When Sheryl Lee Ralph started “Divas Simply Singing” in 1990, this diva had no idea she’d still be singing and leading the war on HIV/AIDS. The thought is staggering. “I never imagined we’d still be doing it 27 years later. In fact, I can’t believe it.”
This is a very personal battle for her. When AIDS hit, one of the first battlegrounds was Broadway, and Ralph saw it up close while creating the iconic role of Deena in the original production of “Dreamgirls.”
“I was very frightened by what I saw,” she says. “It was 1982, the early years of what we now know as AIDS. People started getting sick and then died inexplicably. Your friends would be sick today and dead tomorrow. There was no dying process like we’re used to now. There was no PrEP. There were just all kinds of poison medications that people were trying – trying to live, trying to survive. And so many just didn’t. It was just a horrible time. And to stand witness to such a horrible time really has molded me into the woman I’m still becoming.”
This is also when Sheryl Lee’s love affair with the gay community began. “It was amazing being on stage in ‘Dreamgirls’ and having the absolute love and adoration of people. But it was the way that gay men came out in support of the show. The way they said they identified with it – the girls fighting to just be themselves, fighting to live their lives as they are. It’s a relationship that has carried on throughout all these years. When I started advocating for HIV/AIDS awareness, there were some gay men who warned me that some people might turn on me, and that it wasn’t necessarily my fight. But for me, it was always my fight. It’s a human fight and if it could happen to those folks, it could happen to anybody. So the good fight is a good fight.”
The very first benefit started with a bang. “I was in a unique position because most of the performers were my friends. When you have to go through an agent or manager, it is much more difficult. But I remember making calls to friends and asking them to just show up and sing – or in the case of Debbie Allen, dance. I wanted everybody to come together and show a commitment to fight against HIV and AIDS. I honestly thought that we would have a cure or vaccine or something by now.”
“Divas Simply Singing” has the distinction of being the longest consecutive running musical AIDS benefit in the United States. And from day one, it always delivered a great show. That’s a challenge Ralph doesn’t take lightly. “Anytime you put on an event for over 25 years, there’s the danger of becoming old, too familiar, and having the community take you for granted.” Most years, it’s been in a concert hall. Two years ago, the show celebrated the 35th anniversary of “Dreamgirls” by re-opening the Ford Amphitheatre. Last year, the fundraiser was in Philadelphia, where Ralph lives part of the year with her husband, Pennsylvania State Sen. Vincent Hughes. Earlier this year, she organized a fundraiser in NYC while appearing in “Wicked” on Broadway.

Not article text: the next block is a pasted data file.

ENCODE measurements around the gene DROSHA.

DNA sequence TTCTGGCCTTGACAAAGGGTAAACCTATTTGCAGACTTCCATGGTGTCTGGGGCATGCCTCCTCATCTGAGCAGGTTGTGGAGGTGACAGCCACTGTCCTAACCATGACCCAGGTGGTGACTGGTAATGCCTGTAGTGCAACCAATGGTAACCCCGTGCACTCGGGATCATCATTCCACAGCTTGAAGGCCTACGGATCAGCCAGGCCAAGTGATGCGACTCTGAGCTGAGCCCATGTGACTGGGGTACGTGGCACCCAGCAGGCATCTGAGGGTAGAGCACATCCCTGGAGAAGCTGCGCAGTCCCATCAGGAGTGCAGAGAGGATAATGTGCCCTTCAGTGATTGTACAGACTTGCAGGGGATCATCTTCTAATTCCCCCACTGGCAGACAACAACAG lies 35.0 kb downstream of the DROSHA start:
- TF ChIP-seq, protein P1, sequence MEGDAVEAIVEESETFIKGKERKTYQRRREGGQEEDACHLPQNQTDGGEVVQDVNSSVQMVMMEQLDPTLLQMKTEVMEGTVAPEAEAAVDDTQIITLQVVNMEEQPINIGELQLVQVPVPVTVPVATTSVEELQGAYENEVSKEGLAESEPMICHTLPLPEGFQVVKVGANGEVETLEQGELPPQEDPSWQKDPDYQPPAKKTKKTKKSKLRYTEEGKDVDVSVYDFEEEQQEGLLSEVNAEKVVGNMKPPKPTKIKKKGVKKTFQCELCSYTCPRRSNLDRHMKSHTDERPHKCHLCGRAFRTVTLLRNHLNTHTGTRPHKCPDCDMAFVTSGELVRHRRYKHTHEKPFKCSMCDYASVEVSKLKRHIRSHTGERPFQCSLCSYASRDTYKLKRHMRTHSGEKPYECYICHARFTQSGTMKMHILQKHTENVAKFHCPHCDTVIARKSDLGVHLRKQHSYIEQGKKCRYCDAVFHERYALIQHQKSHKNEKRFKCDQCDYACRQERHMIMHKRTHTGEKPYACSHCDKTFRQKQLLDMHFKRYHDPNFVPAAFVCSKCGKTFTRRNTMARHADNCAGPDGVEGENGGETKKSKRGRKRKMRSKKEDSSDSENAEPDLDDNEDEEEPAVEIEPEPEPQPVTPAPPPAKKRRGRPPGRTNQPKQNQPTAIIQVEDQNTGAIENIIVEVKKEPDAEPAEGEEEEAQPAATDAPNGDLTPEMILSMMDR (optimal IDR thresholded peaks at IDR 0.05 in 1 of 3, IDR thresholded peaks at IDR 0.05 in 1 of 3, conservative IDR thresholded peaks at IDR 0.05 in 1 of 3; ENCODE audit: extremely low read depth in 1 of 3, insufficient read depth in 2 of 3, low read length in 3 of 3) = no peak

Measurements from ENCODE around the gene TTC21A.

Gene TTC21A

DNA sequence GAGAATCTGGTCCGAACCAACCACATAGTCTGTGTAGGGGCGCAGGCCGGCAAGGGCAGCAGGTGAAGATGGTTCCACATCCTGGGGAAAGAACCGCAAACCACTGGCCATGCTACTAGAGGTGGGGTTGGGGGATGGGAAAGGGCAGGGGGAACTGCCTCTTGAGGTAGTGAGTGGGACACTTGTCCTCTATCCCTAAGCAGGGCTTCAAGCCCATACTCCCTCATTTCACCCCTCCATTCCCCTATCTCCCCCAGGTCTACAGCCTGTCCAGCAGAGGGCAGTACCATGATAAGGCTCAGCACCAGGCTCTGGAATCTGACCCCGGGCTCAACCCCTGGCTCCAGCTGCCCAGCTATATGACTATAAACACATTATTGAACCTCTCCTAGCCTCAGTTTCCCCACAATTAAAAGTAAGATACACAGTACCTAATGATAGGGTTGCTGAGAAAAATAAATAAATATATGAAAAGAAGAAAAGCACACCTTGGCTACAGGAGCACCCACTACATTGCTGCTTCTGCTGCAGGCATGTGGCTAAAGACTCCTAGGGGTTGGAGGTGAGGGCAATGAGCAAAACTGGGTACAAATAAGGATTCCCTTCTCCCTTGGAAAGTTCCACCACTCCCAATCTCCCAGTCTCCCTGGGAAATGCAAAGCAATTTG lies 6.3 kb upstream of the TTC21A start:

“This year, we thought we’d do something different and host the benefit in a venue that brings everyone closer together for maximum interaction and enjoyment.” It will take place at the Taglyan Cultural Center at 1201 Vine Street in Hollywood on Dec. 9. The evening will include a cocktail reception, an elegant dinner, and then a full concert. This year’s event honors Todrick Hall and includes performances by Jennifer Holliday and Thelma Houston.
One of the featured performers will be “Divas” mainstay Jenifer Lewis from “Black-ish,” who will also be autographing copies of her new memoir, “The Mother of Black Hollywood.” Ralph says, “I remember calling Jenifer for the first ‘Divas’ 27 years ago, and I can honestly say I only remember one time that she wasn’t there on stage with me. That says a lot about our friendship. It says a lot about her commitment. It says a lot about her as a woman.”
Each year, the audience looks forward to Sheryl Lee and Jenifer carrying on in that way longtime friends do. “We’ve known each other since we were about 19 years old, sharing one piece of apple pie at the Howard Johnson’s on Broadway ‘cuz we didn’t want to spend what little cash we had to buy a whole piece,” laughs Ralph.
Jenifer remembers it differently. “Nineteen? Maybe I was 19, but Sheryl is MUCH older than me. She had to have been 29 or 30. And I don’t remember her letting me have any of that pie! I turned around and it was gone! No, seriously, I adore her. We started out together as babies on Broadway and never looked back. Nobody works harder or deserves more praise than Sheryl Lee Ralph. Just don’t tell her I said so because onstage, I will wipe the floor with her and her two-dozen red dresses!”
The Diva Foundation is donating a portion of the proceeds to Project Angel Food, and the event will honor the many people who volunteer for this organization.
Divas Simply Singing
Saturday, Dec. 9, 6 p.m.
Taglyan Cultural Center
1201 Vine St., Hollywood.
For tickets, go to DivaTickets.com.